In a vacuum, a 15.63% year-to-date gain would be something to celebrate. But in the case of General Dynamics (NYSE:GD), whose top rivals are up between 26.5% and 30.95%, as the S&P 500 is up 18% for the year, that 15% move is tough to get too excited about.
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It would be wrong to say things are not going well for General Dynamics. But at least from the market's perspective, things seem to be going less right for it than they are for other defense contractors. Even on a three-year or five-year horizon, General Dynamics' shares -- though up 41% and 192%, respectively -- have underperformed those of Lockheed Martin (NYSE:LMT), Northrop Grumman (NYSE:NOC), Raytheon (NYSE:RTN), and Huntington Ingalls (NYSE:HII).
|GD||GENERAL DYNAMICS CORPORATION||195.28||+0.93||+0.48%|
|HII||HUNTINGTON INGALLS INDUSTRIES INC.||227.33||-0.06||-0.03%|
Here is what's going on at General Dynamics, and what the future might hold.
Diversified in all the wrong ways
Defense stocks including General Dynamics have been up on anticipation that, after years of budget battles, single-party control in Washington would lead to higher levels of Pentagon spending. Some level of increase seems likely, but it will not be spread evenly to all contractors.
A refresh of the U.S. Navy fleet would benefit General Dynamics, as the company is one of the two primary shipbuilders, but that refresh is expected to be spread out over a decade or more and will take time to flow to the bottom line. The other important Navy shipbuilding company, Huntington Ingalls, also has more capacity at its shipyards to pick up any immediate additional work.
One area of particular General Dynamics strength, its land systems unit, which manufactures tanks and other armored vehicles, is not high up on the Pentagon priority list.
General Dynamics has also been weighed down by its Gulfstream business jet unit, which has underperformed since the 2009 recession. Aerospace accounts for about one-quarter of General Dynamics' total revenue, and while the business has seen a slow uptick in sales (3.6% higher in the third quarter compared to the same three months of 2016), there isn't yet a clear sign that new biz jet sales are about to take off.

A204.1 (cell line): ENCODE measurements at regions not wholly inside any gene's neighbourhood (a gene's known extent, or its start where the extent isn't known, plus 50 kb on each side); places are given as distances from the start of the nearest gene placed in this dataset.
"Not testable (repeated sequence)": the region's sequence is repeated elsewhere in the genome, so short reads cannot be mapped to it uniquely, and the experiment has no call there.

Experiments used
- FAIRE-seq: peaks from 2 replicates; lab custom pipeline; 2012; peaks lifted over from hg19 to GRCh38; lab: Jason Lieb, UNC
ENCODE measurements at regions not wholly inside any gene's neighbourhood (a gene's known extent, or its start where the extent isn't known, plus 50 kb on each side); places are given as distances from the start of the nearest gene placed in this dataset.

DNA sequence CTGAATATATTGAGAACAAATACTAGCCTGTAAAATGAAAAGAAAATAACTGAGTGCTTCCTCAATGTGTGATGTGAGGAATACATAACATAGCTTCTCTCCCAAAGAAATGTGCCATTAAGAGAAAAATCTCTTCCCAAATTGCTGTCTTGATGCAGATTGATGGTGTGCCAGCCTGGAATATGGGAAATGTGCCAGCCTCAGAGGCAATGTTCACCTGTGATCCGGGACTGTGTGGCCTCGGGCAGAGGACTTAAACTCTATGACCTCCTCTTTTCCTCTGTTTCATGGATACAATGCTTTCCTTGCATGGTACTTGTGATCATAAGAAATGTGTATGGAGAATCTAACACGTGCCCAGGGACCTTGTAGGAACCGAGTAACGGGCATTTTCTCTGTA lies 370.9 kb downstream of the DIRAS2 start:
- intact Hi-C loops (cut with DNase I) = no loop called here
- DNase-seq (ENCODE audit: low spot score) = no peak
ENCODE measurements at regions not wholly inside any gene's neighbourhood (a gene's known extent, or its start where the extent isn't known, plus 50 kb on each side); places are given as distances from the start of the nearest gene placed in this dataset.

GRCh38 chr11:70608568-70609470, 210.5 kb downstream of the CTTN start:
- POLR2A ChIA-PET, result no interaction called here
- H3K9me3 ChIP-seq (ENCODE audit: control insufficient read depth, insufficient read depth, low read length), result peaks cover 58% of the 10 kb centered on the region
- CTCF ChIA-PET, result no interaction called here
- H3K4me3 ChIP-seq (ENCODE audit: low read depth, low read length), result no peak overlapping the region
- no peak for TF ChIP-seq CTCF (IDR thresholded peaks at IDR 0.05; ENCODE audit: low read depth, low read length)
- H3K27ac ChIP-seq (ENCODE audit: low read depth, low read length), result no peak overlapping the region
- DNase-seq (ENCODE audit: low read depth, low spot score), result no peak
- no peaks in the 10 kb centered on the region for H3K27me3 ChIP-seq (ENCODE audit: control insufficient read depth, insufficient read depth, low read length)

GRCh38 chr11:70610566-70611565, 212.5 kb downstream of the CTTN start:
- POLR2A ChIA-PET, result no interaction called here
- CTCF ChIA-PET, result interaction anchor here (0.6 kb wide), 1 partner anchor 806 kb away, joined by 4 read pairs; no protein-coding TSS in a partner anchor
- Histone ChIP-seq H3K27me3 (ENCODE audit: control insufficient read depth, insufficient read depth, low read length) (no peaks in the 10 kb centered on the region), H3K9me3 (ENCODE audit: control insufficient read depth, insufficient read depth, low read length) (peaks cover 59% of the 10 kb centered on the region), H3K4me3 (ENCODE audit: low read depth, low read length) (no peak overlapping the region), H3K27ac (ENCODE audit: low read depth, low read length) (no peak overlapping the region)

The gap could close in 2018
Despite trailing the performance of other contractors, General Dynamics is hardly a value stock. Shares of the company trade at 18.91 times trailing-12-month earnings and 1.91 times trailing-12-month sales, both at or near 10-year highs. But that's true of the entire sector, and if investors are insistent on buying into defense even after years of price gains General Dynamics is one option to consider.
The General Aviation Manufacturers Association in November said that the business jet market seemingly has stabilized, with third-quarter sales up 1.4% year over year. If Gulfstream, which is historically among GD's most profitable businesses, can begin to show growth, investors might move GD out of the penalty box and give the company a multiple more in line with its rivals.
Even without Gulfstream, General Dynamics has some levers it can pull. The company wins the battle of the balance sheet, with a sector-best debt-to-equity ratio. That gives it tremendous flexibility to make an acquisition to expand its presence in areas ripe for Pentagon growth. Aerojet Rocketdyne, maker of propulsion systems used in missiles and missile defense, is often mentioned as a potential GD target.
If the money doesn't go toward a deal, General Dynamics should continue to distribute cash to investors. GD has raised its dividend for 26 consecutive years and through the first nine months of 2017 has spent $1.9 billion on buybacks and dividends. The company has pledged to return whatever free cash flow that does not go toward M&A to shareholders.
That a stock up 15% on the year can be discussed as a disappointment says a lot about what a tremendous year it has been for defense shares. It's hard to predict how long the momentum will last, particularly as it seems the rally has gotten ahead of actual growth prospects. That said, it wouldn't be a surprise if General Dynamics is able to make up some of the gap in the next 12 months.
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